Getting Caught

If your blood alcohol level is under 0.05 mg then you will receive a lesser penalty than if it is over. The highest blood alcohol level recorded in Bulgaria occurred in 2005 in Plovdiv when a man registered a reading of a staggering 0.914 – quite amazing when you consider that doctors deem 0.40 mg as potentially fatal.

If you are permanently resident in Bulgaria then you will receive anything from three month up to three years driving ban and a fine of around 1,000 lv. Many Bulgarians are unable to pay such a stiff fine and spend time in jail instead of paying the fine. If you are over 0.05 then the penalties and fines are tougher and you are liable to lose your licence for a long period. If you are not a permanent resident, then your licence will be confiscated and sent to the DVLA for endorsement and you will also have to pay a fine in Bulgaria.

If you are involved in an accident whilst driving over the limit, then you will receive probation between three months and up to three years if anyone else is involved in the crash. If another person is fatally injured you could receive a jail sentence for manslaughter. Probation in Bulgaria means that you have to sign in at your local police station each day of your probationary sentence. You are not allowed to leave the country and your passport will be confiscated until you have “served your time.” You will also be left with a criminal record.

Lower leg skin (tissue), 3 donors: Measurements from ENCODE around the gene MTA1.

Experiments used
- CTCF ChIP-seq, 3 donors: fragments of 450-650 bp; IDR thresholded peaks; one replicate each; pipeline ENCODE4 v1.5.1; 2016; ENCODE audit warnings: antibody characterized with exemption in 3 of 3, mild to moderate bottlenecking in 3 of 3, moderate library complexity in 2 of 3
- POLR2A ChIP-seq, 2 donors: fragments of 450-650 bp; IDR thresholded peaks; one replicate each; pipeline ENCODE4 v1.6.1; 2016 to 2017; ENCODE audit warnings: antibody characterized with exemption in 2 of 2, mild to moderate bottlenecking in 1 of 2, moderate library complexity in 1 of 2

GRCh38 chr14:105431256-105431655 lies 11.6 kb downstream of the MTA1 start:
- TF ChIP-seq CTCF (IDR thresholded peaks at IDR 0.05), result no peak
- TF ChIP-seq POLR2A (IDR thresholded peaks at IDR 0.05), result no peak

High Profile

Remember George Orwell’s Animal Farm theory – “We are all equal but some are more equal than others”? Unfortunately this is still the case in Bulgaria. You may think that being a foreigner will work to your advantage, however the police are now attending intensive English language training courses now, so don’t try to pull any stunts unless you really are high profile! The famous Russian ice skating champion,  Maxim Staviski was involved in a drink driving incident in August last year resulting in a serious car crash, which caused the death of one man as well as injuries to three other people. He was in Bourgas driving a luxurious Hummer with a blood alcohol reading of 1.29. Staviski was found guilty of involuntary manslaughter and aggravated bodily harm. He received a two and a half years suspended sentence and five years probation. However, his defence lawyer appealed against the charge and the case is still going on. His high profile meant that in Bulgaria he could “buy” his way out of trouble and many accusations have been made that he is driving in Russia – so much to him receiving probation.

The moral of this story? If you are involved in such an incident you can rest assured that your case will not be dealt with in such a lenient fashion. To avoid being convicted of drinking and driving designate a driver for the night who sticks to soft drinks or take a taxi – they are far cheaper than the thousand Leva fine and will ensure your continued freedom on the roads for years to come.